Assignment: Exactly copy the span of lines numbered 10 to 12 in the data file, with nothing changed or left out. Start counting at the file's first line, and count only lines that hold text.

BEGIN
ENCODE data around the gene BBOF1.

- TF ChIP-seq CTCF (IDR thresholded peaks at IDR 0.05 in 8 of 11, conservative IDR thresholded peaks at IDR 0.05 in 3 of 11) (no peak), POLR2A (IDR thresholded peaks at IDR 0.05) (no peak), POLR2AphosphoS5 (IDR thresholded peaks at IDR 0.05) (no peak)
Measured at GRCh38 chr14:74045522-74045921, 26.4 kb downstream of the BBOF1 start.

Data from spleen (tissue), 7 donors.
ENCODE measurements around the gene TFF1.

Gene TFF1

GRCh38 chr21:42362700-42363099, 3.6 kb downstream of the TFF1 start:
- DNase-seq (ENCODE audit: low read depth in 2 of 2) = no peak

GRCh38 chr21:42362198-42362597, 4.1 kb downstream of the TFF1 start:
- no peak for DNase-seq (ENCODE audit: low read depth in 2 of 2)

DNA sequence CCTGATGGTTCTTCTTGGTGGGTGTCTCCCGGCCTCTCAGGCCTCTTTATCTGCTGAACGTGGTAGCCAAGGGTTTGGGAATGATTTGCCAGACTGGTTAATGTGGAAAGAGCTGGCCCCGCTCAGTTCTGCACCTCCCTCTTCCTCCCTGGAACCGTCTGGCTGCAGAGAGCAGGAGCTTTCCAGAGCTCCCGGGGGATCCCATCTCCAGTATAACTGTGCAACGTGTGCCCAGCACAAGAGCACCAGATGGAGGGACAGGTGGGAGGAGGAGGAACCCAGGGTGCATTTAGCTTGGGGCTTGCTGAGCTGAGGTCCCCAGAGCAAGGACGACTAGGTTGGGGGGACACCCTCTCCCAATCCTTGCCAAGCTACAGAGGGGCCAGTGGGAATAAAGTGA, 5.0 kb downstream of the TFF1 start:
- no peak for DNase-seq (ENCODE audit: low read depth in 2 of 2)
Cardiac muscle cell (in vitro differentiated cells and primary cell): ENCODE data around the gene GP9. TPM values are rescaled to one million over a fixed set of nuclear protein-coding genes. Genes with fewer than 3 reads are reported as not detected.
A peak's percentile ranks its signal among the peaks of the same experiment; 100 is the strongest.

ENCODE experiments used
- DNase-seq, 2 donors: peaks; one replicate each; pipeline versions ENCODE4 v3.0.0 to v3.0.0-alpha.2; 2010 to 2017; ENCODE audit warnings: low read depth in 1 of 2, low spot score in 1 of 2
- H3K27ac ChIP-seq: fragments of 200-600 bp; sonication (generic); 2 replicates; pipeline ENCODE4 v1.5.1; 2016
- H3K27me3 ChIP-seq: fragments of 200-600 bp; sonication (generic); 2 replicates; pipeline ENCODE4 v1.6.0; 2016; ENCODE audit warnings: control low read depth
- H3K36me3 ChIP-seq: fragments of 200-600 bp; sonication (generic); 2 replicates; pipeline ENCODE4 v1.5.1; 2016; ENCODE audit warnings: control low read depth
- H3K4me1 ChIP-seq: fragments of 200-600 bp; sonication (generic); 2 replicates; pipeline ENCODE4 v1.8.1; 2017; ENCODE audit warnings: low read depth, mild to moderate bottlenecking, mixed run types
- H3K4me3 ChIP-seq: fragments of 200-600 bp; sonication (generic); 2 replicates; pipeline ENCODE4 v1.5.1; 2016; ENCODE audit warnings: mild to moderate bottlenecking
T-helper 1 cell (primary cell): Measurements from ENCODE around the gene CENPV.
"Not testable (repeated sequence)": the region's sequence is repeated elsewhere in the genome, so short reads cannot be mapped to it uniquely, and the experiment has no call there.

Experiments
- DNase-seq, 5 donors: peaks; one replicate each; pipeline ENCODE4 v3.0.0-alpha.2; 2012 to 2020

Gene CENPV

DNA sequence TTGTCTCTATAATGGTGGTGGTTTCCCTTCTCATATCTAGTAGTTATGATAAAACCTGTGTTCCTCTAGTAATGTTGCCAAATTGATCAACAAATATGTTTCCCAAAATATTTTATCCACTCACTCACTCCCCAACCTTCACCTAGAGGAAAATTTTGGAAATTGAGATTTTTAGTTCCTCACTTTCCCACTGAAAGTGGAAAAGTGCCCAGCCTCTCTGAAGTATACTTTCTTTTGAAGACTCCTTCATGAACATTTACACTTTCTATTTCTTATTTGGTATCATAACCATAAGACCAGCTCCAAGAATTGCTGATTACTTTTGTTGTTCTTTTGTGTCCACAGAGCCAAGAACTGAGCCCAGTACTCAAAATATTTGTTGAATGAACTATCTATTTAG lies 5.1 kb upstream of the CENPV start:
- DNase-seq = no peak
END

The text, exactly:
- no peak for DNase-seq (ENCODE audit: low read depth in 2 of 2)

DNA sequence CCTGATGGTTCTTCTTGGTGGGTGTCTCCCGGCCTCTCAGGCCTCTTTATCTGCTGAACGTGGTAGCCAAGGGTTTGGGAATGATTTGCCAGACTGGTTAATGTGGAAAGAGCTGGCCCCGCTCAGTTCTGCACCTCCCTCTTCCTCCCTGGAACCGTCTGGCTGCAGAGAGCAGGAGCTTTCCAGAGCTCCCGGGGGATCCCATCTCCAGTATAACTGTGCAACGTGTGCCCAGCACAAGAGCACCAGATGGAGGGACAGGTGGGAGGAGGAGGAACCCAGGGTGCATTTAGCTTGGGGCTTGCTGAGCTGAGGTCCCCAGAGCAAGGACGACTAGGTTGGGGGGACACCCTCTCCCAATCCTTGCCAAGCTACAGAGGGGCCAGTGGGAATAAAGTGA, 5.0 kb downstream of the TFF1 start:
- no peak for DNase-seq (ENCODE audit: low read depth in 2 of 2)